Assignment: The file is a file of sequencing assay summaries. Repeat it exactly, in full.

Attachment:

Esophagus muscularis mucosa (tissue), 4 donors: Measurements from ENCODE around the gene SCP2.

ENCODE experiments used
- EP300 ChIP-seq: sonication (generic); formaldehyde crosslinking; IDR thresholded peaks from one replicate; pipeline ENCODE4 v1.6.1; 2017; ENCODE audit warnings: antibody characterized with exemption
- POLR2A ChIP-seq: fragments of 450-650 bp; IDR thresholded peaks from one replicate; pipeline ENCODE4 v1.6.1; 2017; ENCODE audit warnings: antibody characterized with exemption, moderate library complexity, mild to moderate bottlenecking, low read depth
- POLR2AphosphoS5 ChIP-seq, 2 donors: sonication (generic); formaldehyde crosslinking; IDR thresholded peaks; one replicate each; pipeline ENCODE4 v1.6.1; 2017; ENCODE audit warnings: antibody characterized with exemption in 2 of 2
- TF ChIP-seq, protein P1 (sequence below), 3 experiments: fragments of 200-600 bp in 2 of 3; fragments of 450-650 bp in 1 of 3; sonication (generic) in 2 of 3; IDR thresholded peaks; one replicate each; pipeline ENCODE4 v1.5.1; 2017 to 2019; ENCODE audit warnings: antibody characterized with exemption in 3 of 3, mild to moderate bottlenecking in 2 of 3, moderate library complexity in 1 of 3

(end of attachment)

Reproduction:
Esophagus muscularis mucosa (tissue), 4 donors: Measurements from ENCODE around the gene SCP2.

ENCODE experiments used
- EP300 ChIP-seq: sonication (generic); formaldehyde crosslinking; IDR thresholded peaks from one replicate; pipeline ENCODE4 v1.6.1; 2017; ENCODE audit warnings: antibody characterized with exemption
- POLR2A ChIP-seq: fragments of 450-650 bp; IDR thresholded peaks from one replicate; pipeline ENCODE4 v1.6.1; 2017; ENCODE audit warnings: antibody characterized with exemption, moderate library complexity, mild to moderate bottlenecking, low read depth
- POLR2AphosphoS5 ChIP-seq, 2 donors: sonication (generic); formaldehyde crosslinking; IDR thresholded peaks; one replicate each; pipeline ENCODE4 v1.6.1; 2017; ENCODE audit warnings: antibody characterized with exemption in 2 of 2
- TF ChIP-seq, protein P1 (sequence below), 3 experiments: fragments of 200-600 bp in 2 of 3; fragments of 450-650 bp in 1 of 3; sonication (generic) in 2 of 3; IDR thresholded peaks; one replicate each; pipeline ENCODE4 v1.5.1; 2017 to 2019; ENCODE audit warnings: antibody characterized with exemption in 3 of 3, mild to moderate bottlenecking in 2 of 3, moderate library complexity in 1 of 3